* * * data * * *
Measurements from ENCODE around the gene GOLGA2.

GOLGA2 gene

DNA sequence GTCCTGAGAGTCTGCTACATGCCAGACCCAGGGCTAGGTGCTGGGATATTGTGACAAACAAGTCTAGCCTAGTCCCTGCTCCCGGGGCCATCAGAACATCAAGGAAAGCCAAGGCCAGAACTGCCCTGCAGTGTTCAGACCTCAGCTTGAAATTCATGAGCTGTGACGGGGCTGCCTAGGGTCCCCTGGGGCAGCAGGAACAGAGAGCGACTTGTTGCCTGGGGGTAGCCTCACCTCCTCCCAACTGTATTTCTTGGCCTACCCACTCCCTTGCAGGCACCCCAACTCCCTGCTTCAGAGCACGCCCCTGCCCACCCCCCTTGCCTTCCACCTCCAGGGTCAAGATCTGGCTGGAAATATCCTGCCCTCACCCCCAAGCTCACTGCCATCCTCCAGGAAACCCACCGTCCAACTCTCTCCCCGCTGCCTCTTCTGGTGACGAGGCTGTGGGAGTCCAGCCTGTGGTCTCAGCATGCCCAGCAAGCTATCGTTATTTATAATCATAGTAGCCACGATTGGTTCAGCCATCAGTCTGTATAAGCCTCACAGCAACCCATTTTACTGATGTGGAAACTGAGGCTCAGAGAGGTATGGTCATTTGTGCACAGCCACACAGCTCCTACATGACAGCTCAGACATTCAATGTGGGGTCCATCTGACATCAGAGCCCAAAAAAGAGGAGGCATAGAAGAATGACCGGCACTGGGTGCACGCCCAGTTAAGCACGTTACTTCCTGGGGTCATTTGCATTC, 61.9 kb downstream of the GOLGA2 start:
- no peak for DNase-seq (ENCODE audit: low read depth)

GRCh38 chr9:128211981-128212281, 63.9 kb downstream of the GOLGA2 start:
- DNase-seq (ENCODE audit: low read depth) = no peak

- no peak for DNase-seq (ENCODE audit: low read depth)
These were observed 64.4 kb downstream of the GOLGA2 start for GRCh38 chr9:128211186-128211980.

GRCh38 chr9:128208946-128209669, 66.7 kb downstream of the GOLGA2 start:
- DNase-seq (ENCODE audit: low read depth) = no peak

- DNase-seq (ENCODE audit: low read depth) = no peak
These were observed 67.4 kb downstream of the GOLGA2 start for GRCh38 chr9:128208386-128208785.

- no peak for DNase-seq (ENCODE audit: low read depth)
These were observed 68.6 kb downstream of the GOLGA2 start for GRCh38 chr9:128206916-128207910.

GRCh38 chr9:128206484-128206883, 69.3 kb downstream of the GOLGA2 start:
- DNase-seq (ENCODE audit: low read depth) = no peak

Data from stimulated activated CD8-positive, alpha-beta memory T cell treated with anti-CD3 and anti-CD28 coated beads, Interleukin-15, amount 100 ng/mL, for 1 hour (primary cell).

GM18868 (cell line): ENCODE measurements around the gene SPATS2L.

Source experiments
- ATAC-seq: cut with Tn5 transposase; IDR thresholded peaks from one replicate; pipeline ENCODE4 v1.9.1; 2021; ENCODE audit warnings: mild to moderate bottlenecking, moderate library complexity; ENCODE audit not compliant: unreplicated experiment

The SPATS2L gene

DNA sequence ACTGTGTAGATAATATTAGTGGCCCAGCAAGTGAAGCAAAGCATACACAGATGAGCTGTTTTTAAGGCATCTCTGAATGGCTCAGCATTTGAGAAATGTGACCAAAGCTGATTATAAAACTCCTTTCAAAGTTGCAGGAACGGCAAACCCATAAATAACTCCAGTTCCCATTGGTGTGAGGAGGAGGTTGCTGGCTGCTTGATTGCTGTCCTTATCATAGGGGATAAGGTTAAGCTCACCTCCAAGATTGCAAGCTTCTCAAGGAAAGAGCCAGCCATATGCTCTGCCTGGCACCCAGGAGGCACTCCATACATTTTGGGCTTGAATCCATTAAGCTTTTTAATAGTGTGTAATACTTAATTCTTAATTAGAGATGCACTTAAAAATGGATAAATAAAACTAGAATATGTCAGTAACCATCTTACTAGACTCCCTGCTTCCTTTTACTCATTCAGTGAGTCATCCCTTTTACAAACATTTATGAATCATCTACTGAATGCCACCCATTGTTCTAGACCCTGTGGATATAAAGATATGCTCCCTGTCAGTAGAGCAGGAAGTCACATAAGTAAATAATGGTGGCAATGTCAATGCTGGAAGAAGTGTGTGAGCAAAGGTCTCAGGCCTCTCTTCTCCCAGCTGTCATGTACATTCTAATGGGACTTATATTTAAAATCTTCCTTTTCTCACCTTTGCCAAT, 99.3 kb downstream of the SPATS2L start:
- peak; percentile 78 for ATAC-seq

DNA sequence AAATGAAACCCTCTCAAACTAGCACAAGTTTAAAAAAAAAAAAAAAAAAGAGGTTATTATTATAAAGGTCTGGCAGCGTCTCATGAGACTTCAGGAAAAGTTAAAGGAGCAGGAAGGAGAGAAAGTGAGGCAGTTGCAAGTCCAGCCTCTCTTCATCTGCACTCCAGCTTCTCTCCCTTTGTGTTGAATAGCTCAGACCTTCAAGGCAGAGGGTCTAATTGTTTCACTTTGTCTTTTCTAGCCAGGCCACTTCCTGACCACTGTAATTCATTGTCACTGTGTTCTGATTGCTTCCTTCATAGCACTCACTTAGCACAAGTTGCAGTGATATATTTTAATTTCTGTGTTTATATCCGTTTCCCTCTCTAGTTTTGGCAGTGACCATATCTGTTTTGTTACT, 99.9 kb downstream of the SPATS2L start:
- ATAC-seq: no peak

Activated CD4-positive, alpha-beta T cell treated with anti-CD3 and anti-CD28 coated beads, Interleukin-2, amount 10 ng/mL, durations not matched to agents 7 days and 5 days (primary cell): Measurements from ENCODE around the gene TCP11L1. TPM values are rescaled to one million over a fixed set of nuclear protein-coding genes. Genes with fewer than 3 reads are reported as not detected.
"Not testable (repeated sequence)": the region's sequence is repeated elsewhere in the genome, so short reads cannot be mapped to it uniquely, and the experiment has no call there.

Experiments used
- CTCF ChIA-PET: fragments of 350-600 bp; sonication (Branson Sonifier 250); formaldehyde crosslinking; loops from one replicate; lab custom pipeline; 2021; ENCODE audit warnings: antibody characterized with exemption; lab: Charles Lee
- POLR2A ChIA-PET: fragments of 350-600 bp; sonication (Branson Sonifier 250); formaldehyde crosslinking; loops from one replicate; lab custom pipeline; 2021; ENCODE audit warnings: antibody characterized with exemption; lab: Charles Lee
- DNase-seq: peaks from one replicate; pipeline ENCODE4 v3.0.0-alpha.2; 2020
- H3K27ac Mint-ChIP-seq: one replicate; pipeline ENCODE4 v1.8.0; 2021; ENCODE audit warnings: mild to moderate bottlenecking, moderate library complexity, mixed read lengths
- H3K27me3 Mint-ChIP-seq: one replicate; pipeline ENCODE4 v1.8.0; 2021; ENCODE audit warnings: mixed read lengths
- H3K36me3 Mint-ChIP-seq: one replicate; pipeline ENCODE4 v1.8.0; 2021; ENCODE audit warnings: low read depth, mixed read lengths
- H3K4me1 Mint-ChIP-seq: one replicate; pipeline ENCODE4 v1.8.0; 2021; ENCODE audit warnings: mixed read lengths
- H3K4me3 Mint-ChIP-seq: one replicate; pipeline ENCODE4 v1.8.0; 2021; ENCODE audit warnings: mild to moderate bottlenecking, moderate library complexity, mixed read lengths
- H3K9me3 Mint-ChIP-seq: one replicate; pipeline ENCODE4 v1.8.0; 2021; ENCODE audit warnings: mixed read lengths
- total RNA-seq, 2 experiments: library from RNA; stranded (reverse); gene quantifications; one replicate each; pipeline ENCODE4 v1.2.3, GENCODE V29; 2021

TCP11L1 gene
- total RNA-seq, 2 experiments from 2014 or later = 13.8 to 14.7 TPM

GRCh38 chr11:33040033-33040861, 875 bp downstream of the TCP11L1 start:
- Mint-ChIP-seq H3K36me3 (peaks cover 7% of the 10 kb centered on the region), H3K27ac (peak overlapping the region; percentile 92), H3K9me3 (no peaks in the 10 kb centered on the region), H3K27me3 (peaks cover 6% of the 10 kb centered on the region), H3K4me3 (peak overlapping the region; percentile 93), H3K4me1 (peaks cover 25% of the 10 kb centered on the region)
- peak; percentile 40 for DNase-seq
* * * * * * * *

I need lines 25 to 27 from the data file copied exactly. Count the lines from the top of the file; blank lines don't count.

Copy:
- ATAC-seq: no peak

Activated CD4-positive, alpha-beta T cell treated with anti-CD3 and anti-CD28 coated beads, Interleukin-2, amount 10 ng/mL, durations not matched to agents 7 days and 5 days (primary cell): Measurements from ENCODE around the gene TCP11L1. TPM values are rescaled to one million over a fixed set of nuclear protein-coding genes. Genes with fewer than 3 reads are reported as not detected.
"Not testable (repeated sequence)": the region's sequence is repeated elsewhere in the genome, so short reads cannot be mapped to it uniquely, and the experiment has no call there.